UK: It's a Fair Cop: Police Force Fall Foul of DDA Provisions

The recent case of Chief Constable of South Yorkshire Police v Jelic (UKEAT/0491/09/CEA) raised some interesting questions regarding the scope of an employer's duty to make reasonable adjustments.

Mr Jelic was a police officer who developed chronic anxiety syndrome after being transferred to the Traffic Department in Sheffield. Mr Jelic was absent on sick leave on a number of occasions between 2002 and 2004. Upon his return to work in November 2004, he was re-assigned to a (temporary) "recuperative" role which involved minimal face-to-face contact with the public, as suggested by an Occupational Health report. For almost three years, Mr Jelic had no further periods of sickness absence. In 2005, the Occupational Health doctor assessed Mr Jelic again. The doctor concluded that the likelihood of Mr Jelic being fit to resume a public-facing role before his retirement was "remote" and that, if his "non-confrontational" job could not be made permanent, the police force ought " look for some sort of environment for him similar to the one he is currently in". After a restructure, the nature of Mr Jelic's role changed and officers in his position were required "to deal directly with incidents and with members of the public who attended the police station, and to conduct investigations relating to missing from home enquiries". 

Various individuals within the police force gave consideration to what should happen to Mr Jelic given the change in his role. There appeared to be a lack of communication among the individuals involved who seemed, on the whole, to have very little understanding of the Disability Discrimination Act (DDA) or the Respondent's policies. There was also next to no consultation with Mr Jelic with a view to considering what reasonable adjustments could be made to allow him to continue working. Ultimately, a senior police officer arranged for Mr Jelic to be fast-tracked for medical retirement (again without consultation with Mr Jelic). The Chief Constable eventually approved Mr Jelic's retirement from the police service with the provision of an ill health pension. 

A Tribunal held that, whilst it would not have been reasonable to maintain Mr Jelic's role as it was (given the overall changes in the scope of the job), it would nonetheless have been reasonable to search for other non-public-facing roles within the organisation, and, when a suitable position was identified, swap the occupant of that position with Mr Jelic.  The Tribunal even identified another position within the organisation which ought to have been considered, that held by PC Franklin.  If a "swap" of this nature was not possible the Tribunal said that it would have been a reasonable adjustment to retire Mr Jelic on health grounds and then immediately re-employ him in a civilian support staff position (which was available and was being advertised at the time Mr Jelic's retirement was being considered). It should be noted that Mr Jelic did not advance either of these suggestions prior to the termination of his employment.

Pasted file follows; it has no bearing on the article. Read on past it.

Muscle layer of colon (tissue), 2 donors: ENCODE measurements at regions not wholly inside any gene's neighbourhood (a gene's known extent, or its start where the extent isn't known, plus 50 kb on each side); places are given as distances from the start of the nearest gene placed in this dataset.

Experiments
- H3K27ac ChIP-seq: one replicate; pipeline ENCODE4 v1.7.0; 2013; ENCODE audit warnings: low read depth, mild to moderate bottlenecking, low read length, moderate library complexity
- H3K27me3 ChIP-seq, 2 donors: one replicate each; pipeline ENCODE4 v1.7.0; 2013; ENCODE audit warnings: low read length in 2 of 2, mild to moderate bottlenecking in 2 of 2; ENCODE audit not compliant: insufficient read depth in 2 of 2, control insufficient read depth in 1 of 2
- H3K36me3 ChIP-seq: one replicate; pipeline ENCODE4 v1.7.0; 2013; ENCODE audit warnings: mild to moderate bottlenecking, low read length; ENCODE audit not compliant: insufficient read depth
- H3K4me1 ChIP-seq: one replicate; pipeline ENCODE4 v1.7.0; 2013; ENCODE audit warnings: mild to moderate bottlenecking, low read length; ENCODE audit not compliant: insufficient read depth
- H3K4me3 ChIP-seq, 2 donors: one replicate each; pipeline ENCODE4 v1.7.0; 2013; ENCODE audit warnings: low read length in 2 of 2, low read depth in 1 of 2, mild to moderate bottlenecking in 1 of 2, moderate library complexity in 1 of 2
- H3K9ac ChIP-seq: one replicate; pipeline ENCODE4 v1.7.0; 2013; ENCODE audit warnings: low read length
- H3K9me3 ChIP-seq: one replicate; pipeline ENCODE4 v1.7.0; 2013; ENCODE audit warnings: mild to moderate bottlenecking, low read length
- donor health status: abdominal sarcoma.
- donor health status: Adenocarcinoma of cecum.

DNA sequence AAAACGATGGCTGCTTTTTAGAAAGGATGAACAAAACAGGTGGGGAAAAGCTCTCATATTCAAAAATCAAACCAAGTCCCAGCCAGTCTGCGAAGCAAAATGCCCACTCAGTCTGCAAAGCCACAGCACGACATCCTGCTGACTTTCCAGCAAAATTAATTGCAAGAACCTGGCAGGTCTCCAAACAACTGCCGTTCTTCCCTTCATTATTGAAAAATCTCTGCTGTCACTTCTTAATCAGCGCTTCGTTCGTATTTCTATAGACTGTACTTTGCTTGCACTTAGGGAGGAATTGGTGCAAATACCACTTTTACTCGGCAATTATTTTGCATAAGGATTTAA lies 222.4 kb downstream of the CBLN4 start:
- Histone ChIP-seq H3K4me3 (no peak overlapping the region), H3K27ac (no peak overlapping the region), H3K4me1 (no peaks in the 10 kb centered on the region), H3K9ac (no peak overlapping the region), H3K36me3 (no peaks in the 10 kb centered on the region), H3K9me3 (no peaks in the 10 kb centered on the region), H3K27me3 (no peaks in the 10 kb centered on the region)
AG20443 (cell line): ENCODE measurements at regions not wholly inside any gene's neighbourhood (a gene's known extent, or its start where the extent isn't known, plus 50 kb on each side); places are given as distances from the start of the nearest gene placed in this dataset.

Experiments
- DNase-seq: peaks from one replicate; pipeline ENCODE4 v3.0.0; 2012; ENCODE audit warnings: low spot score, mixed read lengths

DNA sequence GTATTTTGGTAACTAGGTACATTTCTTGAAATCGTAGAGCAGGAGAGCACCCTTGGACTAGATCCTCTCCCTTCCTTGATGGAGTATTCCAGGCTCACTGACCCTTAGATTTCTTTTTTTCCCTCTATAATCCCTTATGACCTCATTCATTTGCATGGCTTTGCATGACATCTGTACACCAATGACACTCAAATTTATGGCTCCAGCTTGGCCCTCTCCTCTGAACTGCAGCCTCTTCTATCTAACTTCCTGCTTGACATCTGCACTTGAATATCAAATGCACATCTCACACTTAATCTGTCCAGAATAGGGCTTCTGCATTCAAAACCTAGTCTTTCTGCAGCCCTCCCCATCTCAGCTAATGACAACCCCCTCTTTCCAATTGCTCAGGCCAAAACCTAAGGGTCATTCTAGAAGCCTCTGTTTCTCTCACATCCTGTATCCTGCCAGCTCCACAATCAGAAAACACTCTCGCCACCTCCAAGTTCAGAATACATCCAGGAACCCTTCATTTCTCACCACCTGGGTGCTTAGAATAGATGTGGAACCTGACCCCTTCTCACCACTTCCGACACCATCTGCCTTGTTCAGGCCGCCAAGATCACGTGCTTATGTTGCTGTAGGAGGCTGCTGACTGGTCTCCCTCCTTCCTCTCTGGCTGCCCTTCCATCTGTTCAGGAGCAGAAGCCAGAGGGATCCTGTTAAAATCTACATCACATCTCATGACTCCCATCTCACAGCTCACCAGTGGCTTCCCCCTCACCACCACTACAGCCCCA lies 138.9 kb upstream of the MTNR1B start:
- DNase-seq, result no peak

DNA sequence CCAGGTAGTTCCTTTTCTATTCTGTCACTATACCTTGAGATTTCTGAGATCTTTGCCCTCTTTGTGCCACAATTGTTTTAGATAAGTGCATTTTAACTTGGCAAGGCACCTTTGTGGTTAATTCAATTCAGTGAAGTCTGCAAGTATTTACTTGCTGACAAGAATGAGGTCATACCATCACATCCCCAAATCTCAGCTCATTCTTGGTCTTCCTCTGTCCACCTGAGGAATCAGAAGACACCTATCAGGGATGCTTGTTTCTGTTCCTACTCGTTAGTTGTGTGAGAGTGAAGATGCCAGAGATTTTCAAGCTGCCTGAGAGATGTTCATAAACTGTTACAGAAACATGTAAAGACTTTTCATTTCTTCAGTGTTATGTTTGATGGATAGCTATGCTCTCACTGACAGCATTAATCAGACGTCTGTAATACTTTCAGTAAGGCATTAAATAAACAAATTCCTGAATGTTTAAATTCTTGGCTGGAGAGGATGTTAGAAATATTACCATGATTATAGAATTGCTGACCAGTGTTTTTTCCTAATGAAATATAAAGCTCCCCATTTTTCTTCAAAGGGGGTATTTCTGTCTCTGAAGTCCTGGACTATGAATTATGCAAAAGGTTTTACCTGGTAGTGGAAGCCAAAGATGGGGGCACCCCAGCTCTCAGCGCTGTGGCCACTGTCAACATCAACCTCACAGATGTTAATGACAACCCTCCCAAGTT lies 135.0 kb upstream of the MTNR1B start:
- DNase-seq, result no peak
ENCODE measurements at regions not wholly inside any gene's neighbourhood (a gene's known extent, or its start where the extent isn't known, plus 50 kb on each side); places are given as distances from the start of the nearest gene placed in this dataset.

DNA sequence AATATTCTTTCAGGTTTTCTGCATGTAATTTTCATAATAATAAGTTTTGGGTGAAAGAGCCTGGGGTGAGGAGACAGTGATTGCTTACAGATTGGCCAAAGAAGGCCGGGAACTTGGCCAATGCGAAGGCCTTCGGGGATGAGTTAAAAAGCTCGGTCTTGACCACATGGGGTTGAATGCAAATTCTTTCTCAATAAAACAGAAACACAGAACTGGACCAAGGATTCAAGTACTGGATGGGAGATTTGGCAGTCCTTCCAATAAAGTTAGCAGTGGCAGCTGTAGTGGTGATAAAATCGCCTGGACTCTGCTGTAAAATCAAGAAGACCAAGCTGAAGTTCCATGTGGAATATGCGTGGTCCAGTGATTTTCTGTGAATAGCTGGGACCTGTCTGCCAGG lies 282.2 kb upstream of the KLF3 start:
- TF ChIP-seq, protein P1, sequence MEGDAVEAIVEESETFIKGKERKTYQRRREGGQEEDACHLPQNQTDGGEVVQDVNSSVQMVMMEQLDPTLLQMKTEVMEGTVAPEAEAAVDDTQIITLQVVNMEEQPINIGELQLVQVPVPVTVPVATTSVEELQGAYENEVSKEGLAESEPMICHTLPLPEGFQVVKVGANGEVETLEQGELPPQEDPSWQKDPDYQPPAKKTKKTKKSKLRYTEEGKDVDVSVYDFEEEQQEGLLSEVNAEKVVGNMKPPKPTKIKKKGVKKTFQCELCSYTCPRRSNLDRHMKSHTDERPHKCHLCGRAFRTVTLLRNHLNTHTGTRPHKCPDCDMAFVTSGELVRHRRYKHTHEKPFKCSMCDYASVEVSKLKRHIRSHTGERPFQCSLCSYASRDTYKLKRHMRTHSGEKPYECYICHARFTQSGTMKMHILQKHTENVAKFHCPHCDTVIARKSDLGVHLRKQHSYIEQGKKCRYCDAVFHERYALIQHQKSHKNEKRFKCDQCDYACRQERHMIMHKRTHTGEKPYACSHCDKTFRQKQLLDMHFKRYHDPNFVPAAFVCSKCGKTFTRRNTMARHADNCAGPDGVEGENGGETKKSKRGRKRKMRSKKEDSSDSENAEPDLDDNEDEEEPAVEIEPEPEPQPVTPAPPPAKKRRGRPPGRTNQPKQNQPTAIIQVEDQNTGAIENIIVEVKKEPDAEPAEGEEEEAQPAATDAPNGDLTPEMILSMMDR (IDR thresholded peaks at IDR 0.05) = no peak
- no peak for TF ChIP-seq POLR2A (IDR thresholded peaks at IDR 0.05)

Before the Employment Appeal Tribunal, it was submitted on behalf of the Police Force that, as a matter of law, it was not open to the Tribunal to find that it would have been a reasonable adjustment to swap the jobs of Mr Jelic and PC Franklin.  It was contended that the obligations in the DDA did not extend that far, and indeed s18B(2) (which provides a list of steps that an employer may need to take in relation to a disabled person in order to comply with its duty to make reasonable adjustments) only refers to the possibility of a disabled person filling a vacant role. The EAT disagreed with this contention, stating that s18B(2) is not exhaustive.  The question instead is merely "what steps would it be reasonable for the employer to have to take in the circumstances?".  The Tribunal was therefore not precluded, as a matter of law, from holding that it would have been a reasonable adjustment to create a new job (by way of a swap) for a disabled employee, if "the facts of the case support such a finding." 

No doubt most employers will be of the view that the EAT in Jelic has gone too far, making it very difficult for employers to assess with any certainty what would constitute a "reasonable" adjustment. However, small employers should take some comfort from the fact that the EAT in the Jelic case no doubt took into account the size of the employer and the fact that the Force employed individuals in a wide variety of different capacities. The EAT is not saying that in all cases swapping the role of a disabled person with a non-disabled person fulfilling a different role (and one which the disabled person is capable of doing) will be required. Instead, the EAT is saying that such a measure is capable of being a reasonable adjustment, in other words, it should not be automatically ruled out.


The material contained in this article is of the nature of general comment only and does not give advice on any particular matter. Recipients should not act on the basis of the information in this e-update without taking appropriate professional advice upon their own particular circumstances.

© MacRoberts 2010

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